Partial lunar eclipse 4 June

A map of the Earth showing the regions of eclipse visibility. Graphic: Fred Espenak/NASA/GSFC

The transit of Venus is not the only event taking place this month; a partial lunar eclipse takes place on 4 June (UT) and although it lacks the beauty of a copper-coloured moon at a total eclipse, there is still a very real fascination to be had from seeing a large chuck ‘bitten out’ of the Moon. As with all eclipses, only certain parts of the world are favoured to lesser or greater degrees, with large parts of the Earth missing out completely. Look out for it in much of the Americas, the Pacific, East Asia and Australia. The Earth’s umbral (the central, darker part) shadow will reach 38 percent into the lunar disc at 11.03 UT, plunging much of the Moon’s southern hemisphere into darkness. Before the main partial eclipse, the Moon enters the Earth penumbral shadow (the outer, much dimmer part), but the effect is very subtle.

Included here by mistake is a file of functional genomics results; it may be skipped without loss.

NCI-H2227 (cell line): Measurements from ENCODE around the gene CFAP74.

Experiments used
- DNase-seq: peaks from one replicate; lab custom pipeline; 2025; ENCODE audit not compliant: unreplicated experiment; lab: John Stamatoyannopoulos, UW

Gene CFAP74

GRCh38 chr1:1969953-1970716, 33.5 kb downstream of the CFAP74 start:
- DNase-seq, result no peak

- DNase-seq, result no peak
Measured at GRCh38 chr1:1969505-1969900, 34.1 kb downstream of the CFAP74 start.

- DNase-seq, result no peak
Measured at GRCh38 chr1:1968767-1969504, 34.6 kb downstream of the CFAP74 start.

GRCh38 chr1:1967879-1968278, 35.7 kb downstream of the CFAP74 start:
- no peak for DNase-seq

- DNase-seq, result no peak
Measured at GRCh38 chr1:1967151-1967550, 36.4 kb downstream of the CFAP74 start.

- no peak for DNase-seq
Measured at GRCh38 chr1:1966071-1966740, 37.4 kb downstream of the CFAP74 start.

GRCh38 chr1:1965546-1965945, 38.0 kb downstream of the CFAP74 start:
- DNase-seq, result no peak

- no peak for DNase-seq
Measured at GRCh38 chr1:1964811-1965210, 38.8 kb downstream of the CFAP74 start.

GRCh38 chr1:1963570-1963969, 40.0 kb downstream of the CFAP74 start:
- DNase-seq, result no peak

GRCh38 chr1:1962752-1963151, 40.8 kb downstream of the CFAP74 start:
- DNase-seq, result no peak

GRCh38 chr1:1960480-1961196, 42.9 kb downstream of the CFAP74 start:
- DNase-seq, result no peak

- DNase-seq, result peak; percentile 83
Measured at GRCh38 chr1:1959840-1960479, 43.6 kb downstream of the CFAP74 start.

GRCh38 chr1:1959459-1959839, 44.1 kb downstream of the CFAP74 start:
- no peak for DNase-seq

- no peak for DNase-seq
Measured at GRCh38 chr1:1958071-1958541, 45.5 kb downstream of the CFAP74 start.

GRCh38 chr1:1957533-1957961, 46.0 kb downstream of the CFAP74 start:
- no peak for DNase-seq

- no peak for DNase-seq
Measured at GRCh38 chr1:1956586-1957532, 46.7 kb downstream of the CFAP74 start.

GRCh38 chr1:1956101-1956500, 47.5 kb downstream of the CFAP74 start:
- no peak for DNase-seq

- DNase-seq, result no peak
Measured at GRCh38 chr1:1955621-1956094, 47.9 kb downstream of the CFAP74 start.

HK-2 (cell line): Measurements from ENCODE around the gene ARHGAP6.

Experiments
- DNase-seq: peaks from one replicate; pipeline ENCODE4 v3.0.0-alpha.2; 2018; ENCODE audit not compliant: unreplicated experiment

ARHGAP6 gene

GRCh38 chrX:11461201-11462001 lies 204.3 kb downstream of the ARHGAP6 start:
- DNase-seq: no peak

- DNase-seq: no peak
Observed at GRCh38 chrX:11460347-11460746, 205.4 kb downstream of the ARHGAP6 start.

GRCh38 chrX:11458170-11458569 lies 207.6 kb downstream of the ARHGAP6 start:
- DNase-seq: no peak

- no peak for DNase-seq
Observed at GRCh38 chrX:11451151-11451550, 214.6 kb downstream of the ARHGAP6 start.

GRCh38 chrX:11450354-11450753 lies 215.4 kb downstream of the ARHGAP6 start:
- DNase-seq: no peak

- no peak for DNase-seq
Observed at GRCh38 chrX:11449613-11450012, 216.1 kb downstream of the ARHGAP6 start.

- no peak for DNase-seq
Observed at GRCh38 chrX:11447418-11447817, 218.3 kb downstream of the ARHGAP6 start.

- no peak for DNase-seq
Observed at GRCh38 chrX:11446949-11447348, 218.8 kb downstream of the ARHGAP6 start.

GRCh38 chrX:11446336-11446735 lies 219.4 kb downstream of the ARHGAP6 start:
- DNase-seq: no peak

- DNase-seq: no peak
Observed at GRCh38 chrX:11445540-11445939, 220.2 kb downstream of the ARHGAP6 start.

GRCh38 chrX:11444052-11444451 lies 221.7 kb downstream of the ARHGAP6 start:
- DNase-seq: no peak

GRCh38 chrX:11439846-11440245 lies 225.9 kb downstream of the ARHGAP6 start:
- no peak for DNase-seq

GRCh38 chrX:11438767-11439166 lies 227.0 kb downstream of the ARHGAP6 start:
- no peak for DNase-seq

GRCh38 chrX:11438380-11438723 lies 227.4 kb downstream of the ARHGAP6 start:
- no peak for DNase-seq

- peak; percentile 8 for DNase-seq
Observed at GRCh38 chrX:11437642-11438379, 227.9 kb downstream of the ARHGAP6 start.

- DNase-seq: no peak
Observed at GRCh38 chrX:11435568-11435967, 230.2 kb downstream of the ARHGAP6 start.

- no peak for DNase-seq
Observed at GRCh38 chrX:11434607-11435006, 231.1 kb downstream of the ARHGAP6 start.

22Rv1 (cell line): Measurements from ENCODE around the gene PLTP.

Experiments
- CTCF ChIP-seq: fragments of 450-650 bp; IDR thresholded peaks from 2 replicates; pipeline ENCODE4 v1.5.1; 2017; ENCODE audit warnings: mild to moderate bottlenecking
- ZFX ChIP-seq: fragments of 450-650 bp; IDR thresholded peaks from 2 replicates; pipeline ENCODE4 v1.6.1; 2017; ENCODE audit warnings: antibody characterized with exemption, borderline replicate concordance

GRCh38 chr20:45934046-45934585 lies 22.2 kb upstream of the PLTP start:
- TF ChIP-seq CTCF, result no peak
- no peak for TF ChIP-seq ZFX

Sky gazers on the Hawaiian Islands will be amongst the first to see the eclipse and all of it too, with the penumbral shadow making its subtle presence felt on 3 June at 10.48pm local time in Honolulu. The Moon will be 40 degrees up already, so from dark sites and, hopefully a transparent sky, something will be seen. The main event starts at midnight with mid partial eclipse at 1.04am. By just after 2am the Moon moves out of the umbral shadow and the whole thing ends at 3.18am…
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